There used to be cheesemaking contests between villages to see who made the better tasting cheeses. In short, cheese was not only a type of food; it was something people enjoyed making and invested their time perfecting this art.
Colonel Meacham & His Cheesy Adventure
Colonel Thomas Meacham was a farmer who took great pride in himself for his cheesemaking abilities. Once, he decided to make huge wheels of cheese – 750 grams each and presented them to the 7th president of the United States of America, Andrew Jackson. The wheels of cheese were transported to Washington, where they made it to the White House.
The historical wheels of Cheddar cheese sat in the halls of the White House for two years. When they were finally opened for public, ten thousand people showed up and ate them within two hours.
Modern Day Cheesemaking
The dependence on animal-based c like rennet was soon replaced by modern techniques. With the introduction of pasteurization and artificial coagulants in the 19th century, mass production of cheese started growing.
Today, the cheesemaking process has gone to microbiological levels to enhance its flavor and longevity. A DNA profiling is done to catalog the micro population of a cheese. To get new flavors and odor, a technique called mass-spectrometry is used.
Types of Cheese
Whether it is Greek or American, cheese is well-liked in almost all parts of the world. Some use it in its original form while other melt and incorporate them into sauces – whatever the form, it sure enhances the whole menu.
Here are some of the most popular types of cheese that you should know about:
Widely used in salads, originated from Italy. It is semi-soft in texture and crumbles in its original form but is easily made in homes from cow milk.
One of the tastiest cheeses, cheddar is famous for its cheese-strings we see when cutting a pizza slice. It is light yellow, and when in molten form, it has a smooth texture.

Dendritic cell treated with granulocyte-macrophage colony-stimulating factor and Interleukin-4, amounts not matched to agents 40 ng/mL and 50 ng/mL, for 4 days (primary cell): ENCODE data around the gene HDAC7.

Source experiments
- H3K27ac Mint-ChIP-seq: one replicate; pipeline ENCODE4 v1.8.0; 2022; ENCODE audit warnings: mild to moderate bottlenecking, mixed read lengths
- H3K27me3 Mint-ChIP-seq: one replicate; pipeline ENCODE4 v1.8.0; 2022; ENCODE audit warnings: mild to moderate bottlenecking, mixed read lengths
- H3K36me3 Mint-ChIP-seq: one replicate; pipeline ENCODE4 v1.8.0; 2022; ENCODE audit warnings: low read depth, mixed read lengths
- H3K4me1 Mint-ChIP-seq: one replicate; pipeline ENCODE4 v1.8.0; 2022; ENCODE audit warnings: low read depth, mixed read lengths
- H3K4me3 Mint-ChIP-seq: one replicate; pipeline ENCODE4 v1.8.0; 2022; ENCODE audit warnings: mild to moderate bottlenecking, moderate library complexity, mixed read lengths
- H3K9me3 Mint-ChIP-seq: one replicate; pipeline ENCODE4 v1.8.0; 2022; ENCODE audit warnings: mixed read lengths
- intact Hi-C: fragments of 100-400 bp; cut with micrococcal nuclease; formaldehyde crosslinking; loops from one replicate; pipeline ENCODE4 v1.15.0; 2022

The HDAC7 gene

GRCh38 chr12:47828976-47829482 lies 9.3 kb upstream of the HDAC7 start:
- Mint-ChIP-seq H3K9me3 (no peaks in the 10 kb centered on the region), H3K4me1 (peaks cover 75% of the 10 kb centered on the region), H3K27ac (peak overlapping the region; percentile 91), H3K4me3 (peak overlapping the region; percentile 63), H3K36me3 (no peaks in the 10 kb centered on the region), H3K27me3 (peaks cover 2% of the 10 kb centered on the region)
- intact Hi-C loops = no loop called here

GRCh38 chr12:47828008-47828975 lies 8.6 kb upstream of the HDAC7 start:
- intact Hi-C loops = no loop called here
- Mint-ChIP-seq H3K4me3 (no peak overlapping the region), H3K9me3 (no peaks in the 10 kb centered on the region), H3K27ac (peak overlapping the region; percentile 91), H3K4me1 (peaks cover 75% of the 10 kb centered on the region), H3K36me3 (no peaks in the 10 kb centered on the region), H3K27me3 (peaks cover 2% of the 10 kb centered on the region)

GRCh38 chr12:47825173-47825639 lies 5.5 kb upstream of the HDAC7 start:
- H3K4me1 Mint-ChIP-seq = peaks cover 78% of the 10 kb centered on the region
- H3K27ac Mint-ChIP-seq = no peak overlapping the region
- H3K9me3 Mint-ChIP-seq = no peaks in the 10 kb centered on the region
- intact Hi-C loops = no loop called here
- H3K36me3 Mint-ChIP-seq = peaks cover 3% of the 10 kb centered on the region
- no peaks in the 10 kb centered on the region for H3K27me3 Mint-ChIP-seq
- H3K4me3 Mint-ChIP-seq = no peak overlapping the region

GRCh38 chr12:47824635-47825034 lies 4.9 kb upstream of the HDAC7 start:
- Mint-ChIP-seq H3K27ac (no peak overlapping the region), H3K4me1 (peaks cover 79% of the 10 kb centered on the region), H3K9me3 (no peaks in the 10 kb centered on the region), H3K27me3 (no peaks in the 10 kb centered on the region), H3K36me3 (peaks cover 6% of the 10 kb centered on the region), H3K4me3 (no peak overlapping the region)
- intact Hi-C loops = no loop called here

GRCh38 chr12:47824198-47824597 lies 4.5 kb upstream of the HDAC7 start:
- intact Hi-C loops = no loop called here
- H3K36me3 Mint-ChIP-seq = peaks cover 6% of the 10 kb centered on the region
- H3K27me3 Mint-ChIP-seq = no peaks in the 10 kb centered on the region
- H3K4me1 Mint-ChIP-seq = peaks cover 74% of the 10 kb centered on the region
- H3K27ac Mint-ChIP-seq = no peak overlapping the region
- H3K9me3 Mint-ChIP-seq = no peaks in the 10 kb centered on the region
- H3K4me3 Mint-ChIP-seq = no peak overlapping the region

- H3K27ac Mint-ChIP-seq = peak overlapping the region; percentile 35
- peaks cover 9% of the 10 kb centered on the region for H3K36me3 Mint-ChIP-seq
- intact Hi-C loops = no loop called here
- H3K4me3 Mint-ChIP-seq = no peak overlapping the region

Pronounced as “How’da,” this type of cheese is of Dutch origin. The difference in its making is that the curds are washed with water when separated from the whey, which gives it a sweeter and very mild flavor. Gouda is great with dishes that require molten cheese, such as soups and sandwiches.
The most famous Greek cheese, feta, is made with the milk of goats and sheep. It has a strong salty flavor, which is usually preferred with Greek salads.
This type of cheese is made by curdling milk with any citric acid. Usually used with sweet delicacies, it can also be eaten as it is with dry fruits.
A hard cheese with prominent holes and a brown ring, gruyere is of Swiss origin. It is often accompanied by white wine.
Artisan Cheese & Cheese Boards
Apart from being a popular food item, cheese these days is also a symbol of wealth and class. Many people take pride in their knowledge of types of cheese and their ability to distinguish them by taste and smell. A formal dinner would look incomplete without a cheese-based dish.
Similarly, a new concept of cheese boards has been recently introduced. A colorful collection of various cheeses and other condiments makes these cheese boards popular as a picnic snack.
Cheese – A Historical Dairy Item
We can conclude from the above that cheese has undergone massive changes and evolutions from one type to another. It has a huge history behind it, ranging from the Roman era until now, and has been a status of wealth and class. Nowadays, cheese is used in many daily food items and snacks, making it an important food item of the modern world of snacks and eatery.